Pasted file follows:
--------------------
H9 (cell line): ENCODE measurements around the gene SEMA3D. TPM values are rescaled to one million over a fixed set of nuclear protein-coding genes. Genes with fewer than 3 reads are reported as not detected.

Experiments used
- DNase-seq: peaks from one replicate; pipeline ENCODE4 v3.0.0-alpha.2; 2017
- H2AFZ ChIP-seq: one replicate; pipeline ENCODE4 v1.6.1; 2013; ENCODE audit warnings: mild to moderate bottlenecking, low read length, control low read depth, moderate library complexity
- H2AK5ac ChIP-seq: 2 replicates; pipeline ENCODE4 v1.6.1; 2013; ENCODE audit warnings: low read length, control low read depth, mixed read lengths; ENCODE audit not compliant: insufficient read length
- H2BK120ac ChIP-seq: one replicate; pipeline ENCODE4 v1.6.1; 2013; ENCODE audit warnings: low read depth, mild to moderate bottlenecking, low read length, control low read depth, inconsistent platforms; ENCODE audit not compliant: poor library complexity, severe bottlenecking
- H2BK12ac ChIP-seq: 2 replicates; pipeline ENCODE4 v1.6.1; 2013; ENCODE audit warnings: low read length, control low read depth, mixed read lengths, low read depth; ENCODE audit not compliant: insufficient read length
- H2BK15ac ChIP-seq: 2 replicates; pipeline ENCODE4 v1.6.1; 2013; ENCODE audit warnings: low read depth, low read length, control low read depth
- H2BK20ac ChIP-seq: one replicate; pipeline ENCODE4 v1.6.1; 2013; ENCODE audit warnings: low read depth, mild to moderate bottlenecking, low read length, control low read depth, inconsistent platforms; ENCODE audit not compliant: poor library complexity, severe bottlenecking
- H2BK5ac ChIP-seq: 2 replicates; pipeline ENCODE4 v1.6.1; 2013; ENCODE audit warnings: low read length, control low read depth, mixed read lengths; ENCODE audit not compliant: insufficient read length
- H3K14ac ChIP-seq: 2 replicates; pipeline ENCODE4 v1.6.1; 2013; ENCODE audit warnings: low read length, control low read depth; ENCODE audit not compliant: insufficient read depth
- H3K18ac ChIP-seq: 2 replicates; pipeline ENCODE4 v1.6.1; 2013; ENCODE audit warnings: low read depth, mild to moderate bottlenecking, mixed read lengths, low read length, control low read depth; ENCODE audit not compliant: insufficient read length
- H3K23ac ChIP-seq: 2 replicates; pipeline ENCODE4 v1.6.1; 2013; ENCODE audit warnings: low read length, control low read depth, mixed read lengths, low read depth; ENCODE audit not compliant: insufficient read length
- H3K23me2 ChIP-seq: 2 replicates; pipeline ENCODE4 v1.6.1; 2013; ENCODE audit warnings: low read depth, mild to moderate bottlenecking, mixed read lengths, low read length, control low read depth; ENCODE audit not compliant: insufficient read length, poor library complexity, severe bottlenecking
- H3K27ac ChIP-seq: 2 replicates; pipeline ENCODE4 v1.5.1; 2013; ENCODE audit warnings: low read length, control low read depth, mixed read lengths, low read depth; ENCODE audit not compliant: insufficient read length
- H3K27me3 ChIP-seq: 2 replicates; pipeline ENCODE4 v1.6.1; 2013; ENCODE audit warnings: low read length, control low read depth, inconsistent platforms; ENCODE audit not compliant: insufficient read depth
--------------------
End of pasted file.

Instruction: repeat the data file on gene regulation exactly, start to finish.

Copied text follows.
H9 (cell line): ENCODE measurements around the gene SEMA3D. TPM values are rescaled to one million over a fixed set of nuclear protein-coding genes. Genes with fewer than 3 reads are reported as not detected.

Experiments used
- DNase-seq: peaks from one replicate; pipeline ENCODE4 v3.0.0-alpha.2; 2017
- H2AFZ ChIP-seq: one replicate; pipeline ENCODE4 v1.6.1; 2013; ENCODE audit warnings: mild to moderate bottlenecking, low read length, control low read depth, moderate library complexity
- H2AK5ac ChIP-seq: 2 replicates; pipeline ENCODE4 v1.6.1; 2013; ENCODE audit warnings: low read length, control low read depth, mixed read lengths; ENCODE audit not compliant: insufficient read length
- H2BK120ac ChIP-seq: one replicate; pipeline ENCODE4 v1.6.1; 2013; ENCODE audit warnings: low read depth, mild to moderate bottlenecking, low read length, control low read depth, inconsistent platforms; ENCODE audit not compliant: poor library complexity, severe bottlenecking
- H2BK12ac ChIP-seq: 2 replicates; pipeline ENCODE4 v1.6.1; 2013; ENCODE audit warnings: low read length, control low read depth, mixed read lengths, low read depth; ENCODE audit not compliant: insufficient read length
- H2BK15ac ChIP-seq: 2 replicates; pipeline ENCODE4 v1.6.1; 2013; ENCODE audit warnings: low read depth, low read length, control low read depth
- H2BK20ac ChIP-seq: one replicate; pipeline ENCODE4 v1.6.1; 2013; ENCODE audit warnings: low read depth, mild to moderate bottlenecking, low read length, control low read depth, inconsistent platforms; ENCODE audit not compliant: poor library complexity, severe bottlenecking
- H2BK5ac ChIP-seq: 2 replicates; pipeline ENCODE4 v1.6.1; 2013; ENCODE audit warnings: low read length, control low read depth, mixed read lengths; ENCODE audit not compliant: insufficient read length
- H3K14ac ChIP-seq: 2 replicates; pipeline ENCODE4 v1.6.1; 2013; ENCODE audit warnings: low read length, control low read depth; ENCODE audit not compliant: insufficient read depth
- H3K18ac ChIP-seq: 2 replicates; pipeline ENCODE4 v1.6.1; 2013; ENCODE audit warnings: low read depth, mild to moderate bottlenecking, mixed read lengths, low read length, control low read depth; ENCODE audit not compliant: insufficient read length
- H3K23ac ChIP-seq: 2 replicates; pipeline ENCODE4 v1.6.1; 2013; ENCODE audit warnings: low read length, control low read depth, mixed read lengths, low read depth; ENCODE audit not compliant: insufficient read length
- H3K23me2 ChIP-seq: 2 replicates; pipeline ENCODE4 v1.6.1; 2013; ENCODE audit warnings: low read depth, mild to moderate bottlenecking, mixed read lengths, low read length, control low read depth; ENCODE audit not compliant: insufficient read length, poor library complexity, severe bottlenecking
- H3K27ac ChIP-seq: 2 replicates; pipeline ENCODE4 v1.5.1; 2013; ENCODE audit warnings: low read length, control low read depth, mixed read lengths, low read depth; ENCODE audit not compliant: insufficient read length
- H3K27me3 ChIP-seq: 2 replicates; pipeline ENCODE4 v1.6.1; 2013; ENCODE audit warnings: low read length, control low read depth, inconsistent platforms; ENCODE audit not compliant: insufficient read depth